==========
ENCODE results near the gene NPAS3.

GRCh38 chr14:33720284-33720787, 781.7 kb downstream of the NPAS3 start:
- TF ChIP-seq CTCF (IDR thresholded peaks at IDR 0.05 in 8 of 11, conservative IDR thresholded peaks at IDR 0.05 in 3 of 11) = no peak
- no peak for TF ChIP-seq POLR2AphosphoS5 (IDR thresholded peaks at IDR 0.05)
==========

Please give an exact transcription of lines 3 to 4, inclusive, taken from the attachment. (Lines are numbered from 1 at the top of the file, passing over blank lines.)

- TF ChIP-seq CTCF (IDR thresholded peaks at IDR 0.05 in 8 of 11, conservative IDR thresholded peaks at IDR 0.05 in 3 of 11) = no peak
- no peak for TF ChIP-seq POLR2AphosphoS5 (IDR thresholded peaks at IDR 0.05)